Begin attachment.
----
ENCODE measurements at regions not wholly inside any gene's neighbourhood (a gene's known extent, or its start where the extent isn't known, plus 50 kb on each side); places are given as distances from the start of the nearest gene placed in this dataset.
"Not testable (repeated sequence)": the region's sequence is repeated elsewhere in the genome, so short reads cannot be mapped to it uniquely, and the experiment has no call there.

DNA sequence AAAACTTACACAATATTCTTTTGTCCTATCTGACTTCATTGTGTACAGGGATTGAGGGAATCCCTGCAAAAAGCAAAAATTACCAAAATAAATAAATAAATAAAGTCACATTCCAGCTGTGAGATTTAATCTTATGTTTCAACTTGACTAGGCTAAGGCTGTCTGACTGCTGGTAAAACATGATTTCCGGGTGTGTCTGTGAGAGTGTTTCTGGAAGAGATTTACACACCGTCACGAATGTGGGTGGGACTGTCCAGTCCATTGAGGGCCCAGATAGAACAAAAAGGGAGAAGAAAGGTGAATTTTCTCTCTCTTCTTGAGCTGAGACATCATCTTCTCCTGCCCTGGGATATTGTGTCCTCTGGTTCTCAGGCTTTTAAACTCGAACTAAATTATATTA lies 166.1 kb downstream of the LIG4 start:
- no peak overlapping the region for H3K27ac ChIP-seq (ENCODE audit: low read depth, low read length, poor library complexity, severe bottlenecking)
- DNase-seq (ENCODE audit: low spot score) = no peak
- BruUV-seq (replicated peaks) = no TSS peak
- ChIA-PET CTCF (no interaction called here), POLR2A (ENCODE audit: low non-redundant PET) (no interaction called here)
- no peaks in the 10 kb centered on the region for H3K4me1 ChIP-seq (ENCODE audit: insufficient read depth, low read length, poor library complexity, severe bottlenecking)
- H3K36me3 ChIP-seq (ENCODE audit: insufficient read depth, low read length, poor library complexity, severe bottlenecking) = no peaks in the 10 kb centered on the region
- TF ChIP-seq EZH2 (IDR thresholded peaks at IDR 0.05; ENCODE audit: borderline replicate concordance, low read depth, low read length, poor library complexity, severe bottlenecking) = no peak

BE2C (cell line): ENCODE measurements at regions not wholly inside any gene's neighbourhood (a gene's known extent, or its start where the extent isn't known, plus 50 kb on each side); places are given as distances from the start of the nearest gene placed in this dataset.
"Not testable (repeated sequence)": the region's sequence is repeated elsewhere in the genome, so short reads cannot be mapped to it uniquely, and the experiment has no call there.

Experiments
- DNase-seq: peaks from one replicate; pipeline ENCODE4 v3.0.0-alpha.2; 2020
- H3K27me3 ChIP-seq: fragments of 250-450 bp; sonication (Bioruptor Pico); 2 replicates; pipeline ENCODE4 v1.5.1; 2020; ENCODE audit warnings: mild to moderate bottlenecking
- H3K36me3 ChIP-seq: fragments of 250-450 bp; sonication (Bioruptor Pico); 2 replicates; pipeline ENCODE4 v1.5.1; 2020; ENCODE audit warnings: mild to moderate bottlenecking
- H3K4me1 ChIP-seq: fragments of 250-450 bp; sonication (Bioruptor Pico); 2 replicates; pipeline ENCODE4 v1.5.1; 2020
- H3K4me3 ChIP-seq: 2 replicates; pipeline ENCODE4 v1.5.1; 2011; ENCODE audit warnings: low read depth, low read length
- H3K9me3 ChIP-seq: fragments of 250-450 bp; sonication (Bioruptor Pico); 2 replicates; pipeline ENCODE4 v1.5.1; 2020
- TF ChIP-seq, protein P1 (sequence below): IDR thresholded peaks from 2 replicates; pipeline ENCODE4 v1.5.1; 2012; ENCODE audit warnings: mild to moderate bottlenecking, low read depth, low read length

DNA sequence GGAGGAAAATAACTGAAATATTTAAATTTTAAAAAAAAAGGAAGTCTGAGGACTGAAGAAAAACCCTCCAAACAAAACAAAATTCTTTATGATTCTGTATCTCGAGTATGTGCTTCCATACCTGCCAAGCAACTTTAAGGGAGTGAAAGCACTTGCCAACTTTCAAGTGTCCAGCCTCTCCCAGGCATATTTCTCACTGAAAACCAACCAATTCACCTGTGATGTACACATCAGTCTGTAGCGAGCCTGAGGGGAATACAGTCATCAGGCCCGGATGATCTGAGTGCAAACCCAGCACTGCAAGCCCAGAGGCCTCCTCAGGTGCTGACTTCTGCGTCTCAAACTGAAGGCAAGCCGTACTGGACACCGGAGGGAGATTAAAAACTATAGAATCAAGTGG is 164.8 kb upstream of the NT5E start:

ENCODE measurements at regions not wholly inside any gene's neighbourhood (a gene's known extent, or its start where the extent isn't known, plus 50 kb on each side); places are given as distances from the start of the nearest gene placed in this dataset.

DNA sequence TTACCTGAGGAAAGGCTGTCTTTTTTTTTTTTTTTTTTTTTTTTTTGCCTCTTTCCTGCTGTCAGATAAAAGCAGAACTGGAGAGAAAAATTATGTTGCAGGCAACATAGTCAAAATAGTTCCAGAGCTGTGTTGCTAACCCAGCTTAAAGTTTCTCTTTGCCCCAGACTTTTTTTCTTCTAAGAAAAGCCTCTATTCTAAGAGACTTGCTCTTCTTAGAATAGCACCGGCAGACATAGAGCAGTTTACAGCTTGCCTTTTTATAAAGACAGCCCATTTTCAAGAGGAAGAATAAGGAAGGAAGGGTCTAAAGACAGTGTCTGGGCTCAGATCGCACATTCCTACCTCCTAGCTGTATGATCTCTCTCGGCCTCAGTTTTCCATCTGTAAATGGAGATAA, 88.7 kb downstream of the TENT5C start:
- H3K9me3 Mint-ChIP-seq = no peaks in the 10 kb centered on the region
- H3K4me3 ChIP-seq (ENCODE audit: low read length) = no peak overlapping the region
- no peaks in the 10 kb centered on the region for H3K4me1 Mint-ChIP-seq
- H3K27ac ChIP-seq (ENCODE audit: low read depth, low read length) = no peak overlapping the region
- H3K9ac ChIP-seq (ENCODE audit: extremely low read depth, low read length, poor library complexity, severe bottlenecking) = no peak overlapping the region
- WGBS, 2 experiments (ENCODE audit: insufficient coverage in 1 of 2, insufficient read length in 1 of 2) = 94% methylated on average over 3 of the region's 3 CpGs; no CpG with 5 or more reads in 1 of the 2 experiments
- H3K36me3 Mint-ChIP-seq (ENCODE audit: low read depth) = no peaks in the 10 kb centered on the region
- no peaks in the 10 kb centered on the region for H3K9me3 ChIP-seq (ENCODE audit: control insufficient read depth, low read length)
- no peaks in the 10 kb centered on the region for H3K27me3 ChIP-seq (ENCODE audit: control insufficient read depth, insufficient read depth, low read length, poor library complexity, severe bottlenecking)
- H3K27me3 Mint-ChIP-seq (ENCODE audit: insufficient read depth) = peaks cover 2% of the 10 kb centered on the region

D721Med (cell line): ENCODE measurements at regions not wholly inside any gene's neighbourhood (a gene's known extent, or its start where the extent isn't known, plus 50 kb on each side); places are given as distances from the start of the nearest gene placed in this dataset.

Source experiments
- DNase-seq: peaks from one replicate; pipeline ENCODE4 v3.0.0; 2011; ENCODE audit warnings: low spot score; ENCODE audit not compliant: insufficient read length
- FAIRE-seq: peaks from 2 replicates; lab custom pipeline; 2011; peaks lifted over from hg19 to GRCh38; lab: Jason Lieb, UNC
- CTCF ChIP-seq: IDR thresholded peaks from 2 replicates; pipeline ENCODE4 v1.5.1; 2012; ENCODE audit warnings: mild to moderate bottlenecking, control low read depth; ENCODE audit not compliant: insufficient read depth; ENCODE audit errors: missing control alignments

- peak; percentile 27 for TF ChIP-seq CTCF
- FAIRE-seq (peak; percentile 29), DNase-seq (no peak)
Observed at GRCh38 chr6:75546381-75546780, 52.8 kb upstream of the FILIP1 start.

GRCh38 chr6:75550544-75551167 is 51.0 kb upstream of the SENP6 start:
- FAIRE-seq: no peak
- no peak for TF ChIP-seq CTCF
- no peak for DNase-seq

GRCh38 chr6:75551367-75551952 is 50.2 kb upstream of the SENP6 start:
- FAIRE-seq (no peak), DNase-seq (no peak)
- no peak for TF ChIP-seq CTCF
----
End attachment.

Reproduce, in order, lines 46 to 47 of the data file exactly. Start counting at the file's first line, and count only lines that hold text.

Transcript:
GRCh38 chr6:75551367-75551952 is 50.2 kb upstream of the SENP6 start:
- FAIRE-seq (no peak), DNase-seq (no peak)